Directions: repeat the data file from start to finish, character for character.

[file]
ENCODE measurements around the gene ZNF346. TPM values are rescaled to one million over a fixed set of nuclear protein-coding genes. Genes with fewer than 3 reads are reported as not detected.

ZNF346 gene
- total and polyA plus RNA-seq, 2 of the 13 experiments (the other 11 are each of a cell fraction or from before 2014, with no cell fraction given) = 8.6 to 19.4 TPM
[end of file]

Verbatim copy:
ENCODE measurements around the gene ZNF346. TPM values are rescaled to one million over a fixed set of nuclear protein-coding genes. Genes with fewer than 3 reads are reported as not detected.

ZNF346 gene
- total and polyA plus RNA-seq, 2 of the 13 experiments (the other 11 are each of a cell fraction or from before 2014, with no cell fraction given) = 8.6 to 19.4 TPM